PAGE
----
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U.S. designates more natural disaster areas amid worsening drought

WASHINGTON, July 26 — The U.S. Department of Agricultural (USDA) Wednesday designated 76 additional counties in six states as primary natural disaster areas due to damage and losses caused by drought and excessive heat.

Two-thirds of the continental United States was currently in a moderate to exceptional drought, the U.S. Agricultural Secretary Tom Vilsack announced in a statement, quoting the U.S. Drought Monitor.

During the 2012 crop year, 1,369 counties across 31 states had been designated as disaster areas — 1,234 due to drought, said Vilsack, adding that it made them eligible for assistance such as low interest emergency loans.

The severe drought disasters sweeping from California to upstate New York have caused significant crop damage to many crops including corn, soybeans, pastures and rangeland, which is threatening agricultural harvest in the world's largest grain and meat producer.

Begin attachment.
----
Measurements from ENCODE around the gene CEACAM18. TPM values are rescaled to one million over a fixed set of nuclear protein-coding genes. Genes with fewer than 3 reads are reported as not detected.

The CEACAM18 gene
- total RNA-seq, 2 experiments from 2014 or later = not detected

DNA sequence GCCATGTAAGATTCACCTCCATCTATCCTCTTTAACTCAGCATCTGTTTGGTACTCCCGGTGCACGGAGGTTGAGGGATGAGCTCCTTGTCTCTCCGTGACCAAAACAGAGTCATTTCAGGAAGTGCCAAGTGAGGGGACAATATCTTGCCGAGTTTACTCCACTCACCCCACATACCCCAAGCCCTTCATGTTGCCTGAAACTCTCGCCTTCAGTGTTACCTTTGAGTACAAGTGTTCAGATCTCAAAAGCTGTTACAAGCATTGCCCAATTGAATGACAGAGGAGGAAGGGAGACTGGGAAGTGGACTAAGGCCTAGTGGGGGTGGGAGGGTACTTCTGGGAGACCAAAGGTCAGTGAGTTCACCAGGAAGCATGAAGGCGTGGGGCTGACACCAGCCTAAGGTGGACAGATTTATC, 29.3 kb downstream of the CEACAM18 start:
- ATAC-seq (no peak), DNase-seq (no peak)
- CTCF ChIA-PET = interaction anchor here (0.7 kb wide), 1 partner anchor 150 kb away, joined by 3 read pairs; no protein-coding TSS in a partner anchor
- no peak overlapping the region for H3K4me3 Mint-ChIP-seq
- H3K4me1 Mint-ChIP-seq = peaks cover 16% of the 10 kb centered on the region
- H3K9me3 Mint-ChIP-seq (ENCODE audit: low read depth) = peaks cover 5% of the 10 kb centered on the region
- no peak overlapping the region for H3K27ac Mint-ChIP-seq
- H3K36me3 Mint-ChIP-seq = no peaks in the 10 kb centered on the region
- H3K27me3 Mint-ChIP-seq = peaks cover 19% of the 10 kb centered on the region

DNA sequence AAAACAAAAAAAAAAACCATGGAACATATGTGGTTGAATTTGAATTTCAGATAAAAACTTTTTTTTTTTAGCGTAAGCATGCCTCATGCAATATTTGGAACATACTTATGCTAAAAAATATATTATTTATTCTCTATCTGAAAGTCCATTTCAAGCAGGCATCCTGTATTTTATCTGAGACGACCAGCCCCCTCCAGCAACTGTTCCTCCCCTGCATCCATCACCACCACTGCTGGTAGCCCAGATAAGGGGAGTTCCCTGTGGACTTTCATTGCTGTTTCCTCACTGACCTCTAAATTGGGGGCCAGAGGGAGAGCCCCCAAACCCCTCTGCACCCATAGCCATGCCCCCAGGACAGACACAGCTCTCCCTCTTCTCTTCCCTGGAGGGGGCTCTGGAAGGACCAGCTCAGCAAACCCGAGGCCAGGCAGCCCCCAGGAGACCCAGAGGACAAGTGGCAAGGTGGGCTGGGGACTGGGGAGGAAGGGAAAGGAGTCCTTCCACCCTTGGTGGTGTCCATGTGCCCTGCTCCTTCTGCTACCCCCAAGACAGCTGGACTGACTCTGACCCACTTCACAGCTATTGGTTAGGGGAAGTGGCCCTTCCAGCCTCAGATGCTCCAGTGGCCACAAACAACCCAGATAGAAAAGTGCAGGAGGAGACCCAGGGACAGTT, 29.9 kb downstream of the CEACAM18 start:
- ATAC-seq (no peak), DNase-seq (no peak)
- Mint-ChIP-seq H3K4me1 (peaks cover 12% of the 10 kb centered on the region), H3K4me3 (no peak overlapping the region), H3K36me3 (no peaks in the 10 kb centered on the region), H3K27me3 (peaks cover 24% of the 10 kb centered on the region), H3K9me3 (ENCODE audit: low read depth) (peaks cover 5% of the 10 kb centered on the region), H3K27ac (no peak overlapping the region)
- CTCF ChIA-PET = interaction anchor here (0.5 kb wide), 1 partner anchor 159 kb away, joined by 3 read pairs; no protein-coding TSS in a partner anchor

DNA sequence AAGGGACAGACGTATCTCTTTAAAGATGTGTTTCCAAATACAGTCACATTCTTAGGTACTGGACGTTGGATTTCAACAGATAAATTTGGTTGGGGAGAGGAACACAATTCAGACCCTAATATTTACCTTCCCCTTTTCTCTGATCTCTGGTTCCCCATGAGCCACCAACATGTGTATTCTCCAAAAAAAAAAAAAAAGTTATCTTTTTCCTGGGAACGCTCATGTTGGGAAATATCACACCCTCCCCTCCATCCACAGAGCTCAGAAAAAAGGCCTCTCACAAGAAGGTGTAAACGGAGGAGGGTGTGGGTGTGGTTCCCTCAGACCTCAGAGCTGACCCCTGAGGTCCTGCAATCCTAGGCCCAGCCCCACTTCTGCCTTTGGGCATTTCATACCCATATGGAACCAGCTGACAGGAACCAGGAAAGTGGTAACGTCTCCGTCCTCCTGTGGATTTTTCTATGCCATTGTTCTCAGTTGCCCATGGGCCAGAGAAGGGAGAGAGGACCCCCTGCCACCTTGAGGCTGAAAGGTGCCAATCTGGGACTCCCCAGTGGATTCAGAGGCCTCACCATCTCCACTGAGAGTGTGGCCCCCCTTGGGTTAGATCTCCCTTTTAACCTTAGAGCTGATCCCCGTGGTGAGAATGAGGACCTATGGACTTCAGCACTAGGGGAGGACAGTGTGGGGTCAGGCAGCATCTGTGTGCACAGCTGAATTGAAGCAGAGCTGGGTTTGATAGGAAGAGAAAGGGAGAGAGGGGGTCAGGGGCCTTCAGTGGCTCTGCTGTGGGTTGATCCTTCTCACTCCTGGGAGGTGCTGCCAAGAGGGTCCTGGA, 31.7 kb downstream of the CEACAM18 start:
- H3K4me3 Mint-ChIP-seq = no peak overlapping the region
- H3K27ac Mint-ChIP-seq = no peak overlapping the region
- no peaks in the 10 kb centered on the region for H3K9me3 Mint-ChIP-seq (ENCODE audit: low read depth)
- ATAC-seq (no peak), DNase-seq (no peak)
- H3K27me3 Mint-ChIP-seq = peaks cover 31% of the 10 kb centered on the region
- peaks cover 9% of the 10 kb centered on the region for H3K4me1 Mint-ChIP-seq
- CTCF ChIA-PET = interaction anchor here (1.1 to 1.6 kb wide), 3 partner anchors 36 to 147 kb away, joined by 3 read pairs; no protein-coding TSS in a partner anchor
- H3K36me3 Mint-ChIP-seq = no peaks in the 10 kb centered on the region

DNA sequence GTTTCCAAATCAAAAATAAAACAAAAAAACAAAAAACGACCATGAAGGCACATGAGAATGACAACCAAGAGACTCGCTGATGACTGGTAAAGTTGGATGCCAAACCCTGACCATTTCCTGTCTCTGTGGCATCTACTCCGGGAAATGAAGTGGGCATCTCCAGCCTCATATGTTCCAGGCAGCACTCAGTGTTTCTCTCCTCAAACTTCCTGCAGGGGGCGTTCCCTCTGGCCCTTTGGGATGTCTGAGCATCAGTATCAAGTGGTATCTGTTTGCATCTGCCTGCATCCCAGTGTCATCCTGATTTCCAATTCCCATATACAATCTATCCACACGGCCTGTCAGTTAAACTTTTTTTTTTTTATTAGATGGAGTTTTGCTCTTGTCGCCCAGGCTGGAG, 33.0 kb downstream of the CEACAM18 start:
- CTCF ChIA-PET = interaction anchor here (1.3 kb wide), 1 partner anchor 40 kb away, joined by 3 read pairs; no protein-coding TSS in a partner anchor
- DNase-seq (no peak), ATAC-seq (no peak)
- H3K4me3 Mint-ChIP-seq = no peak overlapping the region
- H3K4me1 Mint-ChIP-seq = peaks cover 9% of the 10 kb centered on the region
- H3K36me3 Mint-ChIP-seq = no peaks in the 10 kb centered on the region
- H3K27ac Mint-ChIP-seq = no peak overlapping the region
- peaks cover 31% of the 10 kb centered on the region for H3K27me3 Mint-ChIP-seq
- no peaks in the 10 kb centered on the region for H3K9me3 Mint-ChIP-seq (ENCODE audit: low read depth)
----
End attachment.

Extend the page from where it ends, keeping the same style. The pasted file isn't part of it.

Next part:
In addition, many analysts are concerned that the damage and loss will push the U.S. and global food prices higher.

"USDA agencies have been working for weeks with state and local officials, as well as individuals, businesses, farmers and ranchers, as they begin the process of helping to get people back on their feet," said Vilsack.

Drought conditions would push soybeans and corn prices higher in the following months, but consumer food prices should not rise immediately, since the original costs for farm products were just a small proportion of a final supermarket bill, Vilsack noted last week. (PNA/Xinhua)


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